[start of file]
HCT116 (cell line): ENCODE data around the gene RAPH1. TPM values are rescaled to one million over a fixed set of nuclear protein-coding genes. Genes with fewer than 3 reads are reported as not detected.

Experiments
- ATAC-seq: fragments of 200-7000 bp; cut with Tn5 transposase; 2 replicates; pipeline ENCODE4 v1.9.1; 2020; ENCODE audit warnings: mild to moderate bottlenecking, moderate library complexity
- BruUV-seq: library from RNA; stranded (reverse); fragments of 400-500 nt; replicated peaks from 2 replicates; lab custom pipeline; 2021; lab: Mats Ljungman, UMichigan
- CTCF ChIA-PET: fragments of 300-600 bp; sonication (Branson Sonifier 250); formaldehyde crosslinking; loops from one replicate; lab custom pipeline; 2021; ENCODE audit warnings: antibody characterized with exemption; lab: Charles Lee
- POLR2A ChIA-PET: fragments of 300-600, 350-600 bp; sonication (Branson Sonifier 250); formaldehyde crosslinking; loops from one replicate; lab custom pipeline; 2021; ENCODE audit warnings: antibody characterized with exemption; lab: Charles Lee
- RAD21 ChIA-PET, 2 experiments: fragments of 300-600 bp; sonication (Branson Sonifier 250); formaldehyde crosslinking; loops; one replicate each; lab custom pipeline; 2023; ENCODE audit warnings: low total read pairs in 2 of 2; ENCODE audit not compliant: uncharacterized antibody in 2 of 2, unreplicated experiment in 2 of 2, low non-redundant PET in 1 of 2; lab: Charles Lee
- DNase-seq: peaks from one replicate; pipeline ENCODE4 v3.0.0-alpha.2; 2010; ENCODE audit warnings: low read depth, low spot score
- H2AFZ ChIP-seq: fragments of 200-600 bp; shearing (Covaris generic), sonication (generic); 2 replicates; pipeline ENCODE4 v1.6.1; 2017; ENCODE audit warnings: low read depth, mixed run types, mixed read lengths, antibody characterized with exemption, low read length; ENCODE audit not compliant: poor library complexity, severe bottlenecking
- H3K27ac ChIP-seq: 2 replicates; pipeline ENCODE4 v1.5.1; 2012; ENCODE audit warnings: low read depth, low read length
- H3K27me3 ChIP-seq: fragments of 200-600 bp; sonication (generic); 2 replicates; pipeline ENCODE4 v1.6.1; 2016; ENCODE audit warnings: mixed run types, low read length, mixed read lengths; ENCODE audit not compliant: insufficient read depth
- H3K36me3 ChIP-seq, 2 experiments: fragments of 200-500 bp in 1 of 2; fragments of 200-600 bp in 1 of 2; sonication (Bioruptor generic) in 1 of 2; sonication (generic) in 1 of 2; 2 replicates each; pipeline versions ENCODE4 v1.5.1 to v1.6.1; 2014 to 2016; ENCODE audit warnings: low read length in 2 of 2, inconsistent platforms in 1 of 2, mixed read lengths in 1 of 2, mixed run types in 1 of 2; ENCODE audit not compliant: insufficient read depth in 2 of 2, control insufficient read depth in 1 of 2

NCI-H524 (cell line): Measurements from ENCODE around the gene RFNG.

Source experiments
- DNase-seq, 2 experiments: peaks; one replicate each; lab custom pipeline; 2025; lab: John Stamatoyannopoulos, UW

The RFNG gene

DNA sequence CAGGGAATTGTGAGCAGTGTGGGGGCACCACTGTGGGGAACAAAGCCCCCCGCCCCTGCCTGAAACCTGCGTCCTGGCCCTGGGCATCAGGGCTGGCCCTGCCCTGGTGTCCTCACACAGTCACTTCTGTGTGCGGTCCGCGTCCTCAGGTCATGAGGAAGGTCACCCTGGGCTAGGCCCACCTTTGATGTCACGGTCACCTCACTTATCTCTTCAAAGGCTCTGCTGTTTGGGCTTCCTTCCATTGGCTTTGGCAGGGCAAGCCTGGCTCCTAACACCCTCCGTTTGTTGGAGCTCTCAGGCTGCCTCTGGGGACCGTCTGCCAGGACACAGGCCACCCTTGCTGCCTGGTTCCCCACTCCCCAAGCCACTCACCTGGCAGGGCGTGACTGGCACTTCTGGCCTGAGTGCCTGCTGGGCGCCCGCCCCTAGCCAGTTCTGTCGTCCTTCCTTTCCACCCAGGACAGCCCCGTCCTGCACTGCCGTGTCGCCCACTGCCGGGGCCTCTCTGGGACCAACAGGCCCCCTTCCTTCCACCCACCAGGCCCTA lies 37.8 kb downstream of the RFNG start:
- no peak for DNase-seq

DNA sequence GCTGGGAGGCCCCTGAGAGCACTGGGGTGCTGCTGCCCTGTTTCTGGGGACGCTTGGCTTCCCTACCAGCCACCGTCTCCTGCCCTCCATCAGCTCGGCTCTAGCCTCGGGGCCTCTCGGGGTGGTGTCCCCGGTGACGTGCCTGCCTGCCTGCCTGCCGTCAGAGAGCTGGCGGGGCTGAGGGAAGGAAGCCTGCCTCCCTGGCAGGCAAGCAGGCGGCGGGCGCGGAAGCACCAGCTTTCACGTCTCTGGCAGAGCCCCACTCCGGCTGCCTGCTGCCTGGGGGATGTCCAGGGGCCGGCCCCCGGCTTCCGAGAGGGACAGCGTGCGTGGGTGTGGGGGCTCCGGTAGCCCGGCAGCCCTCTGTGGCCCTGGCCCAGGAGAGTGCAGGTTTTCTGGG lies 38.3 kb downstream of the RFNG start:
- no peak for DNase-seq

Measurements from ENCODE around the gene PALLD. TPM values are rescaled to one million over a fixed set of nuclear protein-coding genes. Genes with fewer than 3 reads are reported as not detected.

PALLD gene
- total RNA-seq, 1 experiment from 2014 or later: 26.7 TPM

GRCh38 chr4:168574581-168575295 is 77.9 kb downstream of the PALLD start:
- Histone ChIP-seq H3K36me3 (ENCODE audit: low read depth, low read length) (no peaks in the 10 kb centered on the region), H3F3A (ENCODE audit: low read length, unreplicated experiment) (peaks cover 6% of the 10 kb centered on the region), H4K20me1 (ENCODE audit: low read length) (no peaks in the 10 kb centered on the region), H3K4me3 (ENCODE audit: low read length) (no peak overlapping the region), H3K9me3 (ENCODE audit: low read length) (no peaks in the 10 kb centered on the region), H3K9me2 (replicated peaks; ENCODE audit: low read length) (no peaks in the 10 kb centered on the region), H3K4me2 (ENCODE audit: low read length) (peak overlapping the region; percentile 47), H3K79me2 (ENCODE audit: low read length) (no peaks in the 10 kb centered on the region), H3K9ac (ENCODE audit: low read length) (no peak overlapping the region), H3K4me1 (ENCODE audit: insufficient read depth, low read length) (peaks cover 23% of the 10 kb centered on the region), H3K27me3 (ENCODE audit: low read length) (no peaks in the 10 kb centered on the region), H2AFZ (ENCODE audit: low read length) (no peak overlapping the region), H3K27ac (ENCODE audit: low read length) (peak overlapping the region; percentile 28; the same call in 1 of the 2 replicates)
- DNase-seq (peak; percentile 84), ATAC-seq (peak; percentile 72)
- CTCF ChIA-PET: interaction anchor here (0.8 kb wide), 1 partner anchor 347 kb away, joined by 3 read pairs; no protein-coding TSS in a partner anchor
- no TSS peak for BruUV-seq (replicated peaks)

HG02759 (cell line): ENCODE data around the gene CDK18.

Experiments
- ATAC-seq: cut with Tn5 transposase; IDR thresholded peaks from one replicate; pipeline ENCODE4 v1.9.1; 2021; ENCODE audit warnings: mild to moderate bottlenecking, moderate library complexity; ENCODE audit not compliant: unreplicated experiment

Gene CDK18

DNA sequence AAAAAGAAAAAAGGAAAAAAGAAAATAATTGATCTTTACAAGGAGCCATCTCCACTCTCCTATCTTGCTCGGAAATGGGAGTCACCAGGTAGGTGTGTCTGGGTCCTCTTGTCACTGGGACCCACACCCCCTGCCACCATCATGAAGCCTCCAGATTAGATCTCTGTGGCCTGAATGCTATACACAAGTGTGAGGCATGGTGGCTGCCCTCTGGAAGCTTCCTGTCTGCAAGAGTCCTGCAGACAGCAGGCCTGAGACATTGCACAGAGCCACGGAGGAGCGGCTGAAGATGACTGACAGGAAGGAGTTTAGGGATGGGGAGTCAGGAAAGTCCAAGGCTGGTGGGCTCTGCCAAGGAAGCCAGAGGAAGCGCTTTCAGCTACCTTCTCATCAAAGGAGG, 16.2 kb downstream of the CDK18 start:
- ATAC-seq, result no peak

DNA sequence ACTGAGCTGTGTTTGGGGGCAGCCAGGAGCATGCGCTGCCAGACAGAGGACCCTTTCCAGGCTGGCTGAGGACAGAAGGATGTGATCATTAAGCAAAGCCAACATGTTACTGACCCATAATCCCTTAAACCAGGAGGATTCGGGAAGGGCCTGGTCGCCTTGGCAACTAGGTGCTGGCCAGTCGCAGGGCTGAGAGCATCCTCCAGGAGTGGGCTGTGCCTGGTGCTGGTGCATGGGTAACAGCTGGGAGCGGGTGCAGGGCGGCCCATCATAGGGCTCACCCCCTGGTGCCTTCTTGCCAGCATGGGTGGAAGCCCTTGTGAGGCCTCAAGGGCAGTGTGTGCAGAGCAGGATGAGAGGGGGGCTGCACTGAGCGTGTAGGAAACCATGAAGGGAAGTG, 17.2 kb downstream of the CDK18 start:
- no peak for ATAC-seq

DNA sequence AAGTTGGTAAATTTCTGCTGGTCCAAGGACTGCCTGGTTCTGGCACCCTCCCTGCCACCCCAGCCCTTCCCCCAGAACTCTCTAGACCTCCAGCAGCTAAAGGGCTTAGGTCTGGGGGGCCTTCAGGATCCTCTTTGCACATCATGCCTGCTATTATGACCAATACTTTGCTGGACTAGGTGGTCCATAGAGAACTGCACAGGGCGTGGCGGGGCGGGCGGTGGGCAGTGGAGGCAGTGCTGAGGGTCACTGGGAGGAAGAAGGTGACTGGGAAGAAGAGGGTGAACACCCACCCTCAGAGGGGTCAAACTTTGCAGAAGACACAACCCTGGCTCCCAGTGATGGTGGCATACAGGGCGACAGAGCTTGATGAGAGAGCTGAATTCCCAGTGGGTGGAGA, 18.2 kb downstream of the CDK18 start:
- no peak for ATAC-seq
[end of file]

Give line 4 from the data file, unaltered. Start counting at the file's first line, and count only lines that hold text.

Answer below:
- BruUV-seq: library from RNA; stranded (reverse); fragments of 400-500 nt; replicated peaks from 2 replicates; lab custom pipeline; 2021; lab: Mats Ljungman, UMichigan